13. I have no affiliation with the RIAA, MPAA, or any other industry union or with the NFL (who is really the only interested party here.) I am a prosecutor and former intellectual property attorney. I have done a substantial amount of pro bono work defending individuals who have been sued by the MPAA and RIAA for distributing copyrighted content via P2P. I have no love for these organizations, but I do have a love and respect for the law. I call ‘em as I see ‘em and in this case there is no legal argument to be made. It seems the screen grab was posted for no other reason than to try to get caught. If the poster did this to get standing to sue on a bonified legal issue than it would be admirable. But it seems the point was only to have something to blog about, and there’s no legal substance to the argument. I don’t see the point.

    Comment by qwerty — February 20, 2007 @ 7:38 am

  14. Some of these comments seem to have gotten off-topic. This scenario isn’t about DRM or conspiracy, it’s about the public’s right to discuss copyrighted materials without facing overreaching copyright claims.

    I believe the posting is fair use. I “quoted” the copyright warning the NFL broadcast, in the medium in which they broadcast it. If it were a paragraph of text at the front of a book, there’s no question it would be fair, so why not 30 seconds from an hours-long telecast?

    On the four factors of the statute, this is 1) transformative from the original purpose of the broadcast and used for non-profit educational purposes; 2) an excerpt from a factual account; 3) a short clip including no key moments from the game; and 4) utterly without effect on any NFL market. I can’t see how this is anything but fair, even if my video tools left a few seconds of football after the voiceover warning.

    The counter-notification is my first step to see what YouTube does next.

    Comment by Wendy — February 20, 2007 @ 8:00 am

  15. Bloggers can debate fair use til the cows come home. We have to remember that, while there are fair use guidelines, there’s no true across-the-board legal definition. You can debate how a court would rule on fair use, but the reality is that it comes down to a a case by case ruling rendered by a specific judge in a specific courtroom on a specific case. So, you — and, in this case YouTube — would need to be willing to spend thousands of dollars to get to court to even have that discussion. YouTube, wisely, is not going to willing to go to court to prove your point against a legal-deep-pockets like the NFL. Why would they? Neither YouTube or parent Google has a vested interest in making your point. So they’ll remove your posting and any other postings they are challenged on. It’s kind of a “duh” for them. Appealing for them to re-think their removal of the posting is an exercise in academic silliness.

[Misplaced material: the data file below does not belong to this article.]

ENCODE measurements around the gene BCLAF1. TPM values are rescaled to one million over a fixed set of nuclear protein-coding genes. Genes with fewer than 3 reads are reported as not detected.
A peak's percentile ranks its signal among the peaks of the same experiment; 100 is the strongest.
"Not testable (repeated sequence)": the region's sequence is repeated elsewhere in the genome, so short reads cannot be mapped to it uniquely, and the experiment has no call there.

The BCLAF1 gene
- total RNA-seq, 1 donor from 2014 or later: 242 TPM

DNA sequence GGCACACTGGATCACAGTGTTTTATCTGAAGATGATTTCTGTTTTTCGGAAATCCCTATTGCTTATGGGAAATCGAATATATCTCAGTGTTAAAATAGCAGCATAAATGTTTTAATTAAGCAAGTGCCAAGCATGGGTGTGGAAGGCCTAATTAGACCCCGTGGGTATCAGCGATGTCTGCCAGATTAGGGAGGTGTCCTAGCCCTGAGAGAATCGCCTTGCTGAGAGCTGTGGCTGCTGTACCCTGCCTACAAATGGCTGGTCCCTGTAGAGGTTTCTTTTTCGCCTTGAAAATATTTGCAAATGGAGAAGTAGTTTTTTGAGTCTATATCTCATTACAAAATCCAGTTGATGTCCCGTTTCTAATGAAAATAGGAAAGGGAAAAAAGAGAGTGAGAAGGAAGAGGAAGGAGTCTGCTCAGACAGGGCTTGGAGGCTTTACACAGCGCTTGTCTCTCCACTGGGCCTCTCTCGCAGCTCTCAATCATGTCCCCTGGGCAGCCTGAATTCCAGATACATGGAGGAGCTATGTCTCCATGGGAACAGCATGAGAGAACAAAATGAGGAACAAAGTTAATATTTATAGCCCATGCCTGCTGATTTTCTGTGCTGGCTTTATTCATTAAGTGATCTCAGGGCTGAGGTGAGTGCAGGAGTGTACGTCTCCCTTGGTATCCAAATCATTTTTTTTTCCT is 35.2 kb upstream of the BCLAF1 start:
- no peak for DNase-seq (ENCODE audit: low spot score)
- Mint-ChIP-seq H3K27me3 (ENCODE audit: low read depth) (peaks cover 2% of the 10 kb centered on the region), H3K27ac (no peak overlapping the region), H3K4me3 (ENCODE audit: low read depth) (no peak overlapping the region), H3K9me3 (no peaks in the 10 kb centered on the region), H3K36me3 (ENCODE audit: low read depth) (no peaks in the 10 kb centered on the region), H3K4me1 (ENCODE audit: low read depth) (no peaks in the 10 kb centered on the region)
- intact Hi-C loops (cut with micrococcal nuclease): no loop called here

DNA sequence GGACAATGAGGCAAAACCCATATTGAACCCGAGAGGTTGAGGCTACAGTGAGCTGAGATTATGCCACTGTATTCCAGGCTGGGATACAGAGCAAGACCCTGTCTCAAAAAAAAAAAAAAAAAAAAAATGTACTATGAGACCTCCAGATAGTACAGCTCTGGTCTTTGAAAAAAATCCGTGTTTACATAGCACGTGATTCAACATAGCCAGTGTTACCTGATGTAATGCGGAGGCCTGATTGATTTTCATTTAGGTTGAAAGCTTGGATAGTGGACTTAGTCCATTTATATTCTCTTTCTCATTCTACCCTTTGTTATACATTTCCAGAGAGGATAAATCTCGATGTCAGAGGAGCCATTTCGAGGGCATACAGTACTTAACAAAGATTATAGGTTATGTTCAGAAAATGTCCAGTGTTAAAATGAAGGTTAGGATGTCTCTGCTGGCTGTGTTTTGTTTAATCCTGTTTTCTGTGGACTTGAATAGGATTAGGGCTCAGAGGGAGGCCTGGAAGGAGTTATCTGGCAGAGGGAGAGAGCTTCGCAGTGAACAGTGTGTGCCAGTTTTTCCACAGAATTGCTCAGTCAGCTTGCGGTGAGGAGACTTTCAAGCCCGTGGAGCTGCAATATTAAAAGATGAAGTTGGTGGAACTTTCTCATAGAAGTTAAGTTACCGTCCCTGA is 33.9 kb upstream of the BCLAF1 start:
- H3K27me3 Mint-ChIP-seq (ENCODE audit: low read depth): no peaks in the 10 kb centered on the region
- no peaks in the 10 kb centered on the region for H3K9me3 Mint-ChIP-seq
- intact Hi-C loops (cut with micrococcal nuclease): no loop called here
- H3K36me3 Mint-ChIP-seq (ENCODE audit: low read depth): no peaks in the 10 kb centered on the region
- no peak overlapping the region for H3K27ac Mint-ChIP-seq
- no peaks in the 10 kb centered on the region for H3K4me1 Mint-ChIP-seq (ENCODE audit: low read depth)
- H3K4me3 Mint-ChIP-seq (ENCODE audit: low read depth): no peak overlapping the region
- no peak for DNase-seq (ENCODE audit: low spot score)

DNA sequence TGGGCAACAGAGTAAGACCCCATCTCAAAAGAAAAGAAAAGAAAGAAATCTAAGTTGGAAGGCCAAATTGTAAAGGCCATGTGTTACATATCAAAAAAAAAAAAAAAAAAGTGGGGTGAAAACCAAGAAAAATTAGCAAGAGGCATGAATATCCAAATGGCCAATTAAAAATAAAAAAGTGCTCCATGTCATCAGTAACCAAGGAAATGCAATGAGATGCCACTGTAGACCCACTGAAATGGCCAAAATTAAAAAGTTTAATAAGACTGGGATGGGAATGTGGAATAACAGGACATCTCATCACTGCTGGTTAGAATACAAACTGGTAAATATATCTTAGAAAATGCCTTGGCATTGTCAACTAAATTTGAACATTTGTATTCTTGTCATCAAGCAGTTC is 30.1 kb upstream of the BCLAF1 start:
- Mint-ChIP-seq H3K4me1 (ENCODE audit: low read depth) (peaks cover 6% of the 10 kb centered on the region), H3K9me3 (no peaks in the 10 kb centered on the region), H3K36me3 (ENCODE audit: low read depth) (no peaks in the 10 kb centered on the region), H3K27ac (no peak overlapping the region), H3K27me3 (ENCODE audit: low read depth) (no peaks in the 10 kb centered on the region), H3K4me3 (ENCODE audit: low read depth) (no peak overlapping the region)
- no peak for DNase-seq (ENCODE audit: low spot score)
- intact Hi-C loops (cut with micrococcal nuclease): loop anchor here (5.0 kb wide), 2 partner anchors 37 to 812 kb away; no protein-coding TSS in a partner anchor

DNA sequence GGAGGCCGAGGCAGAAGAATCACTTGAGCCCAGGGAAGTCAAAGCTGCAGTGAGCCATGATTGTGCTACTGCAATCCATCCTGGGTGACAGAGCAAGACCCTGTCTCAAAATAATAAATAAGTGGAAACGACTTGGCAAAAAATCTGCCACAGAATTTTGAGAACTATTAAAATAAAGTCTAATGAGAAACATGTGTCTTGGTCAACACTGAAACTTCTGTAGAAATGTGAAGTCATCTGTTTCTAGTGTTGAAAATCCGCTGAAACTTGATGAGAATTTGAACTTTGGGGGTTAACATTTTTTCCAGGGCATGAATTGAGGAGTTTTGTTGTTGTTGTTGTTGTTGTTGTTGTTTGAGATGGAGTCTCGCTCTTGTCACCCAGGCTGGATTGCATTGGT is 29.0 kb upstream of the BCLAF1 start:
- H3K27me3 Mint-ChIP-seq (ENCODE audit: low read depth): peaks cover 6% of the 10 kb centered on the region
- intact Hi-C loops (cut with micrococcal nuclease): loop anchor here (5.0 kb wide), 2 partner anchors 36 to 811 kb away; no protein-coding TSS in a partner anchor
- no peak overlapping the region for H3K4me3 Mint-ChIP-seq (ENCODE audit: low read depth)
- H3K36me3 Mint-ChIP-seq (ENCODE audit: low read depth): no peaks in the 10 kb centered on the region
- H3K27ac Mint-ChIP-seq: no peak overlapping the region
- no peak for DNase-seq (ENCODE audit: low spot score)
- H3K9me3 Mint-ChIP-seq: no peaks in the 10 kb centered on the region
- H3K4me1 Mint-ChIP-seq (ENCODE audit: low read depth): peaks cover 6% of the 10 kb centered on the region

If you’re trying to make a point, set fair use precedent, etc., you’d need to set up your own website and post all kinds of fair use challenges. Go to court, let the courts and rule on YOUR use of it, jeopardize your own or like-minded investors’ pockets. That’s the only way these sorts of fair use issues will get a day in court.

    If your purpose was simply to create some energetic blogging re: fair use, then I guess you’ve achieved that.

    Comment by sdf — February 21, 2007 @ 11:51 am

  16. While we’re all being paranoid and testy here, I’ll point out that I find it hard to believe that a “prosecutor and former intellectual property attorney” thinks that bonafide is spelled bonified. Real lawyers know their latin. They also know that the meaning of fair use is subject to much debate, It’s far from being as cut and dried as has been suggested here.

    My guess? A clever college troll getting his rocks off. We’ll never know, of course.

    Comment by bk — February 21, 2007 @ 2:38 pm

  17. I am in fact an attorney despite mispelling a single word on an informal blog. You are free to check my credentials if you really want to know. My full name is Adam Poole and I am licensed in Texas. My Bar card # is 24042968. I was licensed in 2005 and worked for a year at an intellectual property firm in San Antonio before becoming a prosecutor in Galveston. While in law school the focus of my studies was on intellectual property and I interned at that IP firm I mentioned 2 yrs in law school…so I worked there a total of 3 years.

    Fair Use is indeed an ad hoc legal application but there are still cut and dry rules that apply in all cases. One of those rules is that you must at least marginally pass the first damn prong of the test and that is that your purpose and character of use be for [b]some[/b] educational or artistic purpose. Specifically, the character is judged by, and ONLY by, what is ADDED or ALTERED from the original work. It doesn’t appear that anything at all has been added or altered, this is simply a reposting of an excert. This use literally cannot be considered transformative, despite what Wendy argues, because nothing was changed. There was no educational message. There was no artistic expression. This was an attempt to see if a harmless, insignificant, and purely technical copyright infringement would still be pursued. It was. And now it is clear that Wendy is not going to attempt to make any kind of real effort to fight this issue and the NFL’s legal dept. clearly knew this would happen. This doesn’t make Wendy some sort of victim, it just means she got called on her bluff.